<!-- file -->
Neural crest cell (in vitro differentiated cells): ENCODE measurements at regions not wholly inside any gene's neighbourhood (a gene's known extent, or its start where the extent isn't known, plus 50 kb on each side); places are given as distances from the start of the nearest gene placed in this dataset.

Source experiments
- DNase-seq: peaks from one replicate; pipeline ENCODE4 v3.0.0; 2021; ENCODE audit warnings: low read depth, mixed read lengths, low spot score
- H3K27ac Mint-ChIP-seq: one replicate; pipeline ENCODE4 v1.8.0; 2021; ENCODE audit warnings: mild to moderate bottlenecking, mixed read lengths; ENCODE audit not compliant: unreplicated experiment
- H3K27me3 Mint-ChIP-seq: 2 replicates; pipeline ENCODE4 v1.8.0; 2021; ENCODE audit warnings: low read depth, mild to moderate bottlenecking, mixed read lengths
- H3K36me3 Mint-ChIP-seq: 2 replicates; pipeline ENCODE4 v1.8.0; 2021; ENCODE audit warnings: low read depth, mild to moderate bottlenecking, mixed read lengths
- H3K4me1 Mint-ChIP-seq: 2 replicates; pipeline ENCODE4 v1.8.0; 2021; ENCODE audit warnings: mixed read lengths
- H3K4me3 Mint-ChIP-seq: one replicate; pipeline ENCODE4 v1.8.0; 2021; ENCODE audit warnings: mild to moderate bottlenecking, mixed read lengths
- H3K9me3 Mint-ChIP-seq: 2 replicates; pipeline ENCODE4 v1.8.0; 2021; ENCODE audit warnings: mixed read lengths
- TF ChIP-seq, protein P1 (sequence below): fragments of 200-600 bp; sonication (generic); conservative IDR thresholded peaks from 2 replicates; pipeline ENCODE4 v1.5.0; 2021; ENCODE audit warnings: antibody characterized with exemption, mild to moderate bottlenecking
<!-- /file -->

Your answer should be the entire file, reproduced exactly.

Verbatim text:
Neural crest cell (in vitro differentiated cells): ENCODE measurements at regions not wholly inside any gene's neighbourhood (a gene's known extent, or its start where the extent isn't known, plus 50 kb on each side); places are given as distances from the start of the nearest gene placed in this dataset.

Source experiments
- DNase-seq: peaks from one replicate; pipeline ENCODE4 v3.0.0; 2021; ENCODE audit warnings: low read depth, mixed read lengths, low spot score
- H3K27ac Mint-ChIP-seq: one replicate; pipeline ENCODE4 v1.8.0; 2021; ENCODE audit warnings: mild to moderate bottlenecking, mixed read lengths; ENCODE audit not compliant: unreplicated experiment
- H3K27me3 Mint-ChIP-seq: 2 replicates; pipeline ENCODE4 v1.8.0; 2021; ENCODE audit warnings: low read depth, mild to moderate bottlenecking, mixed read lengths
- H3K36me3 Mint-ChIP-seq: 2 replicates; pipeline ENCODE4 v1.8.0; 2021; ENCODE audit warnings: low read depth, mild to moderate bottlenecking, mixed read lengths
- H3K4me1 Mint-ChIP-seq: 2 replicates; pipeline ENCODE4 v1.8.0; 2021; ENCODE audit warnings: mixed read lengths
- H3K4me3 Mint-ChIP-seq: one replicate; pipeline ENCODE4 v1.8.0; 2021; ENCODE audit warnings: mild to moderate bottlenecking, mixed read lengths
- H3K9me3 Mint-ChIP-seq: 2 replicates; pipeline ENCODE4 v1.8.0; 2021; ENCODE audit warnings: mixed read lengths
- TF ChIP-seq, protein P1 (sequence below): fragments of 200-600 bp; sonication (generic); conservative IDR thresholded peaks from 2 replicates; pipeline ENCODE4 v1.5.0; 2021; ENCODE audit warnings: antibody characterized with exemption, mild to moderate bottlenecking